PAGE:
Stephen reviews: All Star Superman (2011)

1699114Starring James Denton, Christina Hendricks, Anthony Lapaglia, Edward Asner, Alexis Denisof, Steve Blum, John DiMaggio, Robin Atkin Downes, Michael Gough, Matthew Gray Gubler

Directed by Sam Liu


Another comic book adaptation, All Star Superman also carries over the visual style of its original artists, this time Frank Quitely and Jamie Grant. The look isn’t as striking as Public Enemies, but it’s still noticeable. They improved the animation a bit, but not so much the CG. This give and take makes it balance out about the same.

The film is a throwback to the olden days of comic books. All the crazy plot devices from comic’s Golden Age are brought back without shame, and that’s exactly how you’ll need to take this film. It’s full of harebrained events like an army of reptile monsters from the center of the Earth, Superman’s house key which was carved from a dwarf star and weighs half a million tons, or the audio book reader that Lex Luthor uses to dig a tunnel out of prison by reciting literature at incredibly high-pitched frequencies. Anyone who loves the good ol’ days of comic books will find tons to love about this film.

If this kind of implausible campy fun makes your eyes roll, however, then you aren’t going to enjoy this much. But I say to those people: Superman is an alien who conveniently looks exactly like a human and gains incredible superpowers from sunbathing. How can you whine about having a serious storyline when his entire concept is absurd? This film imagines the wild excesses of the Golden Age as half homage, half modernization, half philosophical musing, and a hefty dollop of parody. Nowhere outside of an anthology of old comic books will you find so many improbable plot devices in one spot than here.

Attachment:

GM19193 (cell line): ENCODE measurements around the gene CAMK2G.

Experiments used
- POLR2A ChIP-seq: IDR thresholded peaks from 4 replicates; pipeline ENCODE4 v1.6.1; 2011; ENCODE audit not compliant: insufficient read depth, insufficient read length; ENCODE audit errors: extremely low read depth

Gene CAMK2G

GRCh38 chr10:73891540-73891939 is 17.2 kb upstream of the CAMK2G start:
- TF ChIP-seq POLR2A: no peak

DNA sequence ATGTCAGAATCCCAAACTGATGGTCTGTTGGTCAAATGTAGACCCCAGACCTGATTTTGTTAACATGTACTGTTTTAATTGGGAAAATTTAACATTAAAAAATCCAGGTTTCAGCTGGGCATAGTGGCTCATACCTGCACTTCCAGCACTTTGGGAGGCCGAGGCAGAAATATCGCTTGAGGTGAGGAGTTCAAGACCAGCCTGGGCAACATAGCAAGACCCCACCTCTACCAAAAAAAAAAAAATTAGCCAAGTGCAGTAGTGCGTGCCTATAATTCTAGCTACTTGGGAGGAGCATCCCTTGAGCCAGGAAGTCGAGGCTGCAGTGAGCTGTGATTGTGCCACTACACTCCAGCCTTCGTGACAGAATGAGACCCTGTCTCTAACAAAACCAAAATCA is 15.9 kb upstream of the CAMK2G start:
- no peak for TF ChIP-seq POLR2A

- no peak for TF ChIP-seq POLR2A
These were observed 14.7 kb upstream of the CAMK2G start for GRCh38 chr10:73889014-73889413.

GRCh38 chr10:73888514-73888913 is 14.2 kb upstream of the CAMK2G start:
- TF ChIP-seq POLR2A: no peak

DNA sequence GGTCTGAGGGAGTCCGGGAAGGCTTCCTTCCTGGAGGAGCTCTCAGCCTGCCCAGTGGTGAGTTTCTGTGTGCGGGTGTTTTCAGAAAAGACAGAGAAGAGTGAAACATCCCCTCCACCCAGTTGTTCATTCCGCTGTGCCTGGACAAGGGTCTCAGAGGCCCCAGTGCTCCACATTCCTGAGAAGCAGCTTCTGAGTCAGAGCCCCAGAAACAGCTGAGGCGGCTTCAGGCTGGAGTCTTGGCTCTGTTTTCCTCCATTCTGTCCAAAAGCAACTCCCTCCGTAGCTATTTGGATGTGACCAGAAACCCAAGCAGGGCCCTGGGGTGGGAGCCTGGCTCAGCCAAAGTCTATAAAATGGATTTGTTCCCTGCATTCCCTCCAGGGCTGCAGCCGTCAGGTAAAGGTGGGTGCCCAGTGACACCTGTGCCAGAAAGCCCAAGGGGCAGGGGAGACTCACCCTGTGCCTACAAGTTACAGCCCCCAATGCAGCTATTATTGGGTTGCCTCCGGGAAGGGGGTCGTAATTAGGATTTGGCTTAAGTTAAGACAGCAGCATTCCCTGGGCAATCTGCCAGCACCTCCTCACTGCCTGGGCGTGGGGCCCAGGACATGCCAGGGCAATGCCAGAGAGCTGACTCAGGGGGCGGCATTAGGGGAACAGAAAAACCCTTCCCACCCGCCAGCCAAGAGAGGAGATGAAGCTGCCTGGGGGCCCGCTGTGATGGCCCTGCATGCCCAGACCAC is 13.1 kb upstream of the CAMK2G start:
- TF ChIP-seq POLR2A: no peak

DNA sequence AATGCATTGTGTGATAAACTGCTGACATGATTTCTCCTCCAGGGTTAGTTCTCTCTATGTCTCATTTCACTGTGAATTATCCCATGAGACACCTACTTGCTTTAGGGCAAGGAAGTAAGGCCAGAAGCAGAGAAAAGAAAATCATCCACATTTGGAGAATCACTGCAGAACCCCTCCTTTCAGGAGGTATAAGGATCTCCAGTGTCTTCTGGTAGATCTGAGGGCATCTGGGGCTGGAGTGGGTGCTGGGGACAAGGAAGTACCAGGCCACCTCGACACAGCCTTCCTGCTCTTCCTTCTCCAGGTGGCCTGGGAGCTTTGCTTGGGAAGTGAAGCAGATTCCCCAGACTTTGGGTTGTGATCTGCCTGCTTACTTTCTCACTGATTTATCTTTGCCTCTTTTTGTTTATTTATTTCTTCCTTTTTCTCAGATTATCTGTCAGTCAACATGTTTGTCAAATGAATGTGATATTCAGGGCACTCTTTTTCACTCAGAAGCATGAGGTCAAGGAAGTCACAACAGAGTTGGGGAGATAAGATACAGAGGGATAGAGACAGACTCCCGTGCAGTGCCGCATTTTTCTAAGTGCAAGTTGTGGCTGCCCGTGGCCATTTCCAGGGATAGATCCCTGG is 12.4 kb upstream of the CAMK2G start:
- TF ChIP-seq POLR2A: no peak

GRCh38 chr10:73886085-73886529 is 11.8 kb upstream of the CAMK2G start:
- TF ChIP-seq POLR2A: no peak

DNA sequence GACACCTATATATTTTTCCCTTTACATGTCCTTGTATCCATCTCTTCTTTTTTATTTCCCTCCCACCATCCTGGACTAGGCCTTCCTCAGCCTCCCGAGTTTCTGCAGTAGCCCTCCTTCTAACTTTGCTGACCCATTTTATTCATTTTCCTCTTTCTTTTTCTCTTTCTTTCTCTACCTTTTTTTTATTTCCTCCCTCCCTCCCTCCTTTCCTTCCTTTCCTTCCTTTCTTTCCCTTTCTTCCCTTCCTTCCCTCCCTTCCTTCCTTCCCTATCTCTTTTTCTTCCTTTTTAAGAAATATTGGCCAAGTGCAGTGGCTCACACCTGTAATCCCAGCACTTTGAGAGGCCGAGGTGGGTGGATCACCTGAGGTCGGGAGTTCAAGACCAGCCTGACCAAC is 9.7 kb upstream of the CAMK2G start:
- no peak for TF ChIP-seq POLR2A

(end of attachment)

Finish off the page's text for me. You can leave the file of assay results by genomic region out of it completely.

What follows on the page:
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(500) Days of Summer (2009)

Starring Joseph Gordon-Levitt, Zooey Deschanel, Chloë Moretz, Geoffrey Arend, Matthew Gray Gubler, Clark Gregg, Rachel Boston, Minka Kelly, Maile Flanagan, Patricia Belcher, Richard McGonagle

Directed by Marc Webb

Expectations: Extremely low.


This movie was better than I expected. It wasn’t great, but it had its moments. It’s one of those movies that people like to call “a cute little movie.” It tells the story of Tom (Joseph Gordon-Levitt), a greeting card writer, who believes that one day he will meet his soul mate. Enter Summer (Zooey Deschanel). But as the opening narration states, this isn’t a love story. It’s also not really a comedy. It’s more of a drama than the ad campaigns would have you believe.

The films unravels in a non-linear way, which I almost always feel is a clever device used to make a boring story more palatable. In this case it mostly works, but at only 97 minutes, it still feels really long. That is not to say that it’s uninteresting, just that some of the scenes could have been more engaging. The film is also an incredibly mainstream looking movie for an independent film. Tons of over-the-shoulder dialogue shots and close-ups. It’s not without innovation though. There are a few great ideas in the movie that are executed with perfection. Spoiling them would be just rotten of me, so I’ll just say that one of them involves the main character looking into a mirrored surface and seeing a very clever reflection. There’s also a fantastic split-screen scene involving expectations. I’ll leave it at that.

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